4. Isokern Fireplace
When looking at more contemporary fireplace options, Earthcore offers sustainable isokern fireplaces that are built to design. Unlike traditional brick-and-mortar fireplaces, isokern fireplaces use pumice: highly pressurized, porous stones created from infusing gas bubbles into molten magma from a volcano.
“Fire and concrete don’t like each other. It eventually cracks and fails,” said Carl Spadaro, CEO of Earthcore, in a previous interview with gb&d. “You’re using materials that are 6,000 years old. Nothing beats a volcano.” The pumice in isokern fireplaces allows for quick heating and long retention, making it more efficient than the traditional brick installations.
Earthcore has a network of 10 solution centers across the country and is available through more than 400 dealers nationwide.
5. Radiant Heat Options
Radiant heat, the warmth you feel from a hot stovetop element or a bright, incandescent light bulb, has been a popular, efficient heating option for a while. Hydronic radiant floor systems use heated water pumped from a boiler through tubing installed under the floor. The warmth from the flowing water radiates from the floor to heat the room comfortably.
Hydronic radiant floor systems not only promote cleaner indoor air but also boast a higher energy efficiency than standard air heating systems—making them one of the more popular sustainable design solutions to date.
“Water has the capacity to transport energy 3,500 times greater than air,” said Kim Bliss, content development manager at Uponor, in a previous gb&d submission. “That means a hydronic radiant heating system that uses water to heat a space rather than air will be much more energy-efficient. This is especially important because heating and electricity generation accounts for nearly 25% of all greenhouse gas emissions.”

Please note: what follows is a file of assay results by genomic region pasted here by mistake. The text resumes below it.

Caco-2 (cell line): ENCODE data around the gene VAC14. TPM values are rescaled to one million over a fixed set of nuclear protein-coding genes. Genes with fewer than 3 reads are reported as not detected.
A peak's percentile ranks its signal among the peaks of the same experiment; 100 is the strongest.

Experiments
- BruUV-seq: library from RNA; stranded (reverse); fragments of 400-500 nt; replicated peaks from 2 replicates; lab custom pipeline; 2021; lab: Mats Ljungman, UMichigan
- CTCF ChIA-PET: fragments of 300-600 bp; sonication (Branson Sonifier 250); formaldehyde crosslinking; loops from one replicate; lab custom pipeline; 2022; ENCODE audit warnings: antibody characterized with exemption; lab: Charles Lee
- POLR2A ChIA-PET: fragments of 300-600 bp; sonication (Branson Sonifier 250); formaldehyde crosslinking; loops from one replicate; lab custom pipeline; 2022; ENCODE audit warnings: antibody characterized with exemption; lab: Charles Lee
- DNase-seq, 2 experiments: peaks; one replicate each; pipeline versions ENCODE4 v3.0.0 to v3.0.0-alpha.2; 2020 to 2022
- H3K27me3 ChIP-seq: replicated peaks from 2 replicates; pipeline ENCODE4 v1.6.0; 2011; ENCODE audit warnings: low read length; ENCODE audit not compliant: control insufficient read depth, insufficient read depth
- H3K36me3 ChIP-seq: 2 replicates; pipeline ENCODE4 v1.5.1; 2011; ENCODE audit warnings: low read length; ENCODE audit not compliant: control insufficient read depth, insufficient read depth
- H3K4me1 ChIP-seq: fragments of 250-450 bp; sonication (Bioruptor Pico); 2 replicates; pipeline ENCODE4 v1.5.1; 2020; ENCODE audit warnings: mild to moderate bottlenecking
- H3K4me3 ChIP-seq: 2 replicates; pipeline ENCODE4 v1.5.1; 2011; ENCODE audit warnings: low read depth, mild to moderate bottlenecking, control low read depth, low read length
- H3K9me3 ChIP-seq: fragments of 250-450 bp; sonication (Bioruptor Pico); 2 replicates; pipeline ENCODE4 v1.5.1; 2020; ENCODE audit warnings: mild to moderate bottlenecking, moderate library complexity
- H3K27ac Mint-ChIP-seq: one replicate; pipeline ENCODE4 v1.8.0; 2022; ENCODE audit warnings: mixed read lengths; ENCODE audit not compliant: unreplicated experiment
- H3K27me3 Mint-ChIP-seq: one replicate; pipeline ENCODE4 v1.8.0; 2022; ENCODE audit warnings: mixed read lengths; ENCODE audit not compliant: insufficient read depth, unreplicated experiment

Both Uponor and Barcol-Air offer quality hydronic radiant floor systems for both commercial and residential properties.
6. Stone Wool Insulation
Regardless of the heating options, without proper insulation it’s difficult to efficiently control the temperature of a home. Quality wall insulation has many positive benefits, from improving the acoustics in a home to keeping energy consumption down, and it can come in many forms, from foam polystyrene slabs to solid concrete.
Stone wool is a great sustainable solution. Stone wool has a high thermal performance and is both fire- and bug-resistant. It can come in a rigid form that makes for easy installation, and it even staves off moisture and mold.
Rockwool offers quality stone wool insulation that’s performance tested and ranked high in usability among the residential construction market. Rockwool is also committed to keeping sustainability a core value of their operation by engaging in effective collaboration with their manufacturers and recycling facilities to make sure that everything gets its proper use.
7. Foam Insulation
Spray foam insulation has become a quick and popular sustainable design solution for many DIY home renovators. DuPont offers various spray foam products—from their Great Stuff line that aids in air sealing gaps for retrofit applications to their larger scale Froth-Pak option that’s capable of filling full cavities.
“Froth-Pak is an all-in-one, self-contained, easily portable kit for our professional contractors to quickly and efficiently fill larger gaps and penetrations to seal out moisture, dust, and allergens while improving energy efficiency, building resilience, and comfort for homeowners,” said Amy Radka, DuPont’s retail marketing director, in a previous gb&d submission.
Properly installed sealing and foam insulating products like Froth-Pak or Great Stuff Pro can help to reduce homeowners’ heating and cooling bills.